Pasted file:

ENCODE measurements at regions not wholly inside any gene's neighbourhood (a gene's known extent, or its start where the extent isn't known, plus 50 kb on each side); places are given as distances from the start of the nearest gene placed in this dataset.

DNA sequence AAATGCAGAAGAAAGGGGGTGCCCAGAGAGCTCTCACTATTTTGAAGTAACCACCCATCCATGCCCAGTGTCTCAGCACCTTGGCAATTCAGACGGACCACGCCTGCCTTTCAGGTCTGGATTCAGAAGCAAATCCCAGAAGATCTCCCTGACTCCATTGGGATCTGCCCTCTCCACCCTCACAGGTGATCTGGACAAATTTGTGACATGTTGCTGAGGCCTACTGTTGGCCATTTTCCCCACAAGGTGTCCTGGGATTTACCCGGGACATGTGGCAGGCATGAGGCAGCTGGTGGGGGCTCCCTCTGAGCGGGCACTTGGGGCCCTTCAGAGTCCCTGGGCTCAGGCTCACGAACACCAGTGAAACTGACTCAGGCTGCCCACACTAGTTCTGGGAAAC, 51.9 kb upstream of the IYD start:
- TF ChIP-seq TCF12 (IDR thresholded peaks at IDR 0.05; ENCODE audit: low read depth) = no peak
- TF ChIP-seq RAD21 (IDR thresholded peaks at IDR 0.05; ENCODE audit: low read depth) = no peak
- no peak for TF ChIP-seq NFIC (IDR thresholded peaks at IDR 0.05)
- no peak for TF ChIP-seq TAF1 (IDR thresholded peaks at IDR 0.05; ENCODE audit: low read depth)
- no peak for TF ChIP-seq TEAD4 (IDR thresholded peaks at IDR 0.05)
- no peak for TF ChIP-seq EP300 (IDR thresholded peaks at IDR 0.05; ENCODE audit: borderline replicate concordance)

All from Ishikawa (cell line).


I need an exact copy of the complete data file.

ENCODE measurements at regions not wholly inside any gene's neighbourhood (a gene's known extent, or its start where the extent isn't known, plus 50 kb on each side); places are given as distances from the start of the nearest gene placed in this dataset.

DNA sequence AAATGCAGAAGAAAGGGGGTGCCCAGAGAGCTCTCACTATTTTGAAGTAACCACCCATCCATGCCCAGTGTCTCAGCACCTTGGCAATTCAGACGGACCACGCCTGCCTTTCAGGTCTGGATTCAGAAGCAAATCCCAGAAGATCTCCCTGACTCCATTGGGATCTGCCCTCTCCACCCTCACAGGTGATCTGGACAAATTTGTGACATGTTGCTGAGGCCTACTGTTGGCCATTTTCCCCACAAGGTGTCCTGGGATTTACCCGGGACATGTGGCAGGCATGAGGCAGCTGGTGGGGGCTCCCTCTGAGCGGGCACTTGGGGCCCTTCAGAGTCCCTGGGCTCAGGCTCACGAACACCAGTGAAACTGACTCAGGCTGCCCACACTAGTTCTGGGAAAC, 51.9 kb upstream of the IYD start:
- TF ChIP-seq TCF12 (IDR thresholded peaks at IDR 0.05; ENCODE audit: low read depth) = no peak
- TF ChIP-seq RAD21 (IDR thresholded peaks at IDR 0.05; ENCODE audit: low read depth) = no peak
- no peak for TF ChIP-seq NFIC (IDR thresholded peaks at IDR 0.05)
- no peak for TF ChIP-seq TAF1 (IDR thresholded peaks at IDR 0.05; ENCODE audit: low read depth)
- no peak for TF ChIP-seq TEAD4 (IDR thresholded peaks at IDR 0.05)
- no peak for TF ChIP-seq EP300 (IDR thresholded peaks at IDR 0.05; ENCODE audit: borderline replicate concordance)

All from Ishikawa (cell line).